The Dutch Air Forces in the Pacific War

by John Douglas

Click For EnlargementThe Dutch Air Forces were one of the minor players on the Allied side in the Pacific War. Their involvement came from the current country of Indonesia, which at the time of World War II, was administered by the Netherlands, and known as the Netherlands East Indies (NEI). The administration of N.E.I had two colonial air forces, the Royal Netherlands Naval Air Service (MLD) or more often the RNN; and the air service of the Royal Netherlands Indies Army (The MLKNIL). The Royal Netherlands Indies Airline (KNILM) had a Fleet of transports as well.

Netherlands Aircraft
As of December 7, 1941:

Royal Netherlands Naval Air Service (MLD)
33 Dornier flying boats
35 Catalina flying boats
6 Fokker T-IV float planes

Royal Netherlands Indies Army (KNIL)
83 Glen Martin B10 bombers
71 Brewster Buffalo F2A Fighters
17 Curtis Wright W21 Fighters
13 Curtis 75A Fighters
40 Various recon and trainers

The Royal Netherlands Indies Airline (KNILM)
4 Douglas DC-2 Transports
18 Lockheed Lodestar Transports
Other planes were on order but not delivered at this date.

Note: - the number of planes varies, according to the reference.

These planes were disposed throughout a number of locations in the N.E.I.. The first loss to Japanese aggression occurred at Pearl Harbour, when a RNN Catalina was destroyed. 3 Glen Martin Bomber Squadrons and a Buffalo Squadron were posted to the defense of Singapore. Additional Glen Martin Bombers and the Dornlers were deployed to the defense of British Borneo. After a series of battles the survivors of the Dutch Air Forces escaped to Australia. The battle for the defense of the NEI saw Dutch Air Forces lose nearly 300 planes.

Netherlands Aircraft To Australia
That fled to Australia at the fall of the Netherlands East Indies were:

Royal Netherlands Naval Air Service (MLD)
6 Dornier Flying boats
9 Catalina Flying boats

The RAAF acquired 5 of the Dornier flying boats (the other was retained by the MLD/RNN for their use within Australia). 1 Catalina was purchased by the RAAF, as were 28 Ryan STM Trainers and 18 Vought Kingfisher reconnaissance seaplanes. The Dormer (X-24) was used not only for activities within Australia, but also for occasional supply runs up into Dutch New Guinea (Tanoh Merah and Wissel Lakes) as were the two Catalinas, Y-86 and Y-87.

Royal Netherlands Indies Army (KNIL)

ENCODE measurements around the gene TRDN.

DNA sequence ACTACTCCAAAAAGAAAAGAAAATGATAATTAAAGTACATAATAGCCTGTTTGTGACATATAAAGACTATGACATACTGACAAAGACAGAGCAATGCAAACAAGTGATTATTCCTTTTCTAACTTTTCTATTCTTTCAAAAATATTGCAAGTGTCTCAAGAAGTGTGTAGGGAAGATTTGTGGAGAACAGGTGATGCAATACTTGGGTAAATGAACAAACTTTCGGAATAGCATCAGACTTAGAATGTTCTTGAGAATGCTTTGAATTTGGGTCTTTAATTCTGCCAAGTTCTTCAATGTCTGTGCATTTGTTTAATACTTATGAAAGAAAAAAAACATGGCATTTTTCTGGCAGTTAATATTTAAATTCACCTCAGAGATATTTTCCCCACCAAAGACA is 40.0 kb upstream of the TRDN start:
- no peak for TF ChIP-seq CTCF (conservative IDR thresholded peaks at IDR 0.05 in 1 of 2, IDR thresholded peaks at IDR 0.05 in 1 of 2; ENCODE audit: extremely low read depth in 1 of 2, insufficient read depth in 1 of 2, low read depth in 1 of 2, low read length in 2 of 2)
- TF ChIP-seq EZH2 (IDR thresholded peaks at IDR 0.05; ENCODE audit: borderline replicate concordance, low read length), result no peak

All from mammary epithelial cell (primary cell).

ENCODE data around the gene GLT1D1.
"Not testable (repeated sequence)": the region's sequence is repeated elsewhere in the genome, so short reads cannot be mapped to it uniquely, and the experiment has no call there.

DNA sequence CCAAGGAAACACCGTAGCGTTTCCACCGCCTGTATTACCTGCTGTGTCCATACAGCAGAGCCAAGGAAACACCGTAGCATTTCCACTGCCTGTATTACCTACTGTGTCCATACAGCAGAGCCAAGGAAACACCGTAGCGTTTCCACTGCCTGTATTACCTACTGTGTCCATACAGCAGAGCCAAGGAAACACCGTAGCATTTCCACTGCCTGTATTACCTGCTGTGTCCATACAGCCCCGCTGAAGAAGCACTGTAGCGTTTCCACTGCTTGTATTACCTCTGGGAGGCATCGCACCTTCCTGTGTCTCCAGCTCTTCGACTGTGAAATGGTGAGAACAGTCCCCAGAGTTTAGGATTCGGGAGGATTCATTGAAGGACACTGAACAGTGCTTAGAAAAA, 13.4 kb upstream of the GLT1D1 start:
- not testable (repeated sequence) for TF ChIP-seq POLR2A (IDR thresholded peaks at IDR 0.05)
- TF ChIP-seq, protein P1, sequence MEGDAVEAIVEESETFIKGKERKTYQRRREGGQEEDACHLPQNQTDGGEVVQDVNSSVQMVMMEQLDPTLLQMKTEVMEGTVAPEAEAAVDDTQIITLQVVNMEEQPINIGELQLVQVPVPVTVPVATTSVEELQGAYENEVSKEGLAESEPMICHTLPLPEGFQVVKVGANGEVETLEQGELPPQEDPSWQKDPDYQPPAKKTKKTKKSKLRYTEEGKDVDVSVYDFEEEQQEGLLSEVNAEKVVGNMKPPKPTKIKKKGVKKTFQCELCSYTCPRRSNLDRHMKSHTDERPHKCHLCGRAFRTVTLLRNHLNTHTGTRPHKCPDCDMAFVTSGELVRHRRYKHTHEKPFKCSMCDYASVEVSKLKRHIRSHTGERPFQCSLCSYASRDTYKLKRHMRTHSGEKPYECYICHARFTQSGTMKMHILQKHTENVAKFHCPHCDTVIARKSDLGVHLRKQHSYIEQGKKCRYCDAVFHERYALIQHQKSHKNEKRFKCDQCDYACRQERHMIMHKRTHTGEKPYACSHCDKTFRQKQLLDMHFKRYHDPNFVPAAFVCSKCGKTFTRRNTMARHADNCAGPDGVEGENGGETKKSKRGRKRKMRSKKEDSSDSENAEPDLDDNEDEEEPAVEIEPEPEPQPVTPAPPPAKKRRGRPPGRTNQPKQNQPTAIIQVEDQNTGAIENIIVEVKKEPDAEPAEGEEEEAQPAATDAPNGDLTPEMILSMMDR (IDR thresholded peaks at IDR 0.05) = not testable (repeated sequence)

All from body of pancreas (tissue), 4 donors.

1 Glen Martin B10

The sole Glen Martin Bomber was also sold to the US Air Force, and was used operationally by them until August 1944, when it was scrapped.

The Royal Netherlands Indies Airline (KNILM)
3 Douglas DC2
11 Lockheed Lodestar

The 11 Lockheed Lodestars were sold to the US Government, for use as local transport.

Netherlands Regroups & Rearms
31 Bostons and 17 Buffalos, all of which had been ordered by the Dutch government for the defense of NEI, and which were diverted to Australia on the fall of the N.E.I.

These were 5 Mitchell B-25s also intended for the ML-KNIL that were shipped to Australia at this time. Including other B-25s there were a total of 54 Mitchells ordered by the NEI Government. The USAAF took over 49 of these planes, leaving only 5 for the NEI - MLKNIL. These remaining 5 B25s were ultimately transferred to the USAAF as well. The aircrew that arrived in Australia on the fall of the NEI were allocated to 3 different locations and activities.

The RNN/MLD Air Force Crews were sent to Colombo where they formed the Dutch No. 321 Squadron. One RNN air crew was retained in Australia to fly the sole Dornier and later on, two Catalinas that were taken into the fleet of transports use by the N.E.I. Government-in-exile.

The ML-KNIL air crew were sent initially to Amberley, and then on to Canberra, when they helped form a B25 Squadron, 18 (NEI) Squadron, flying under RAAF Operational Control. Ultimately the Dutch were not able to provide enough ground crew or extra gunners to fully staff this Squadron, so the RAAF made up the numbers needed.

18 (NEI) Squadron in effect was a mixture of Australian and Dutch personnel, with a Dutch Commander and an Australian liaison officer commanding the Australian Squadron members. As much as possible Dutch identity was retained (the NEI. Members used Dutch salutes etc).